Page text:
Increasing overburden complexity can eventually destroy any type of surface imaging. While it may become intractable to unravel complex wave propagation in processing, it is always possible to capture it with measurement. The virtual source method uses surface shots with downhole receivers placed below the most complex part of the troublesome overburden. The method uses time-reversal logic to create a new downward-continued data set with virtual sources (VSs) at the geophone locations. Since redatuming is driven purely by measurements, it requires no knowledge of the velocity model between shots and receivers. Thus it enables imaging below extremely complex realistic overburden — in fact, the more complex the better. While the price to pay is high – placing geophones in the subsurface, so is the prize – seeing the unseen. Virtual sources are manufactured to our specifications so they can radiate only in the direction we need which proved extremely useful for analysis of VSPs in salt basins. Virtual sources can excite longitudinal waves with no associated shear, or vice versa, thus enabling accurate virtual P- and S-wave check shots below complex salt bodies. Virtual sources are also reproducible for 4D even if the near-surface changes or the shooting geometry is altered slightly. This leads to a variety of applications in permanent monitoring in land and marine where repeatable surveys can be achieved by only burying the receivers.
This lecture will outline the physical concepts involved, emphasize important processing steps, and highlight industrial applications of the virtual source method to imaging and monitoring below complex overburden. We envision good reasons for every smart oil field to have a bunch of virtual sources and speculate where this technology will play a role. On a science front, the virtual source method stimulated creation of the new evolving field of seismic interferometry. Advances happen rapidly and new oil field applications are on their way!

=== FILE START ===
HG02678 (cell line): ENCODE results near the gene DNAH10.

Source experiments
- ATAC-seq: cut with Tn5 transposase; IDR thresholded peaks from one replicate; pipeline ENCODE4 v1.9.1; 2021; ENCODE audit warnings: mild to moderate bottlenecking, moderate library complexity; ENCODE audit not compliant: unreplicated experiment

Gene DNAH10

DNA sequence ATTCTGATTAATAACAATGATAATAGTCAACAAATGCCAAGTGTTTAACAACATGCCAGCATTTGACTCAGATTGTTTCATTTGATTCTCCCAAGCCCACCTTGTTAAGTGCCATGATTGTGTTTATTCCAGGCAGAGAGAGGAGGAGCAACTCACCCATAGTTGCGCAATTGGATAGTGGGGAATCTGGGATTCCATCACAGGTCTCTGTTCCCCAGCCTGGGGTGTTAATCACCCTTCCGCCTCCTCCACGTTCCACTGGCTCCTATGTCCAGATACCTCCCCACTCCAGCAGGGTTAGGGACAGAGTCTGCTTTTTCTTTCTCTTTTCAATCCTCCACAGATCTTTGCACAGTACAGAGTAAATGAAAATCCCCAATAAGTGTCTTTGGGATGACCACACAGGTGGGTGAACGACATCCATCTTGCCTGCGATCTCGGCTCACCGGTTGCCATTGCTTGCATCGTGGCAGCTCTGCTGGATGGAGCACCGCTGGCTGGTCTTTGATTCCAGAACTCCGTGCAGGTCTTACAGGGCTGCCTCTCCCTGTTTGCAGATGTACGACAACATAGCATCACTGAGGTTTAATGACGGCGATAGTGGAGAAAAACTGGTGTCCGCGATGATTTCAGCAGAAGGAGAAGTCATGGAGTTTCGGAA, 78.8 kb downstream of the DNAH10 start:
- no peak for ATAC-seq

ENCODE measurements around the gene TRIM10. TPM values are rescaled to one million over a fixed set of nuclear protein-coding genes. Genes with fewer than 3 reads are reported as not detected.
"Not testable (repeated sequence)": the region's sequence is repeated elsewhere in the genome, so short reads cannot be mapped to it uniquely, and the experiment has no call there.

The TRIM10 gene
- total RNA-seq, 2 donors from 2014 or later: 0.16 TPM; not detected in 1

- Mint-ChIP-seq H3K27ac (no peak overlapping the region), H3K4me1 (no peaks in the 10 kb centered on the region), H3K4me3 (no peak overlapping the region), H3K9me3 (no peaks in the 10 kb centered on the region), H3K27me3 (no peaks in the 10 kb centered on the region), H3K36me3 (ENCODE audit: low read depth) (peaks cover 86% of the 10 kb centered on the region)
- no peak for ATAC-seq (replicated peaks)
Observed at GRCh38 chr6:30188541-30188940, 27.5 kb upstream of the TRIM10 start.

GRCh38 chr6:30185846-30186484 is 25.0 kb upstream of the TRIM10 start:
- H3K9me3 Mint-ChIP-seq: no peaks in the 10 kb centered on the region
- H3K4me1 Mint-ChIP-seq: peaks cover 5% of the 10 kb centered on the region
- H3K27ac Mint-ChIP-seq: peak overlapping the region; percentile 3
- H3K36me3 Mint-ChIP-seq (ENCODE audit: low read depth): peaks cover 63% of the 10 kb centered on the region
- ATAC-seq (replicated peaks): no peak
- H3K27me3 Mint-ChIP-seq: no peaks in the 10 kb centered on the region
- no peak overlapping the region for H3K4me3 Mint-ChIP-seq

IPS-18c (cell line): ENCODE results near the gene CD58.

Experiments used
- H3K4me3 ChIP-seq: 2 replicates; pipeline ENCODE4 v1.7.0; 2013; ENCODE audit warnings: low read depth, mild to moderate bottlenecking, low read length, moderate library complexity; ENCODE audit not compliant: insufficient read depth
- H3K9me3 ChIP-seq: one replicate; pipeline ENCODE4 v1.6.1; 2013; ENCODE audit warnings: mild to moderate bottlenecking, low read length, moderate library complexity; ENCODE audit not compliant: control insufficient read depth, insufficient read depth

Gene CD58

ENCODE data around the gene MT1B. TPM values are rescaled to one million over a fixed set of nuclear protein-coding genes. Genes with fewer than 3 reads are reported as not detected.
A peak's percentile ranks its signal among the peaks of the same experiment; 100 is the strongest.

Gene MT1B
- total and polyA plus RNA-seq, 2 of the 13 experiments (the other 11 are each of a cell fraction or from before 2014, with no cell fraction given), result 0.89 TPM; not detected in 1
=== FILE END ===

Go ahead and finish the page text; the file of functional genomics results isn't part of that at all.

Andrey Bakulin is a geophysicist at Saudi Aramco's EXPEC Advanced Research Center in Dhahran. He holds a PhD in geophysics (1996) from St. Petersburg State University of Russia. Andrey had a brief academic career at St. Petersburg State University and the Colorado School of Mines. His industrial career followed and now includes tenures at Schlumberger Cambridge Research, Shell Bellaire Technology Center, and WesternGeco. Andrey was involved in the development of several technologies. He co-developed the virtual source method with Rodney Calvert which is the subject of this lecture. He contributed to practical methods of estimating anisotropy from seismic and well data, as well as designing rock physics transforms to characterize fractures and 3D stresses from seismic anisotropy. He developed a method and system to monitor well completions with tube waves. He is serving the SEG in various roles and has received a variety of professional awards, including Honorable Mention and best presentation at an SEG Annual Meeting (twice), Honorable mention Best Paper in GEOPHYSICS (twice), the J. Clarence Karcher Award, and a 2007 E&P Special Meritorious Award for Engineering Innovation.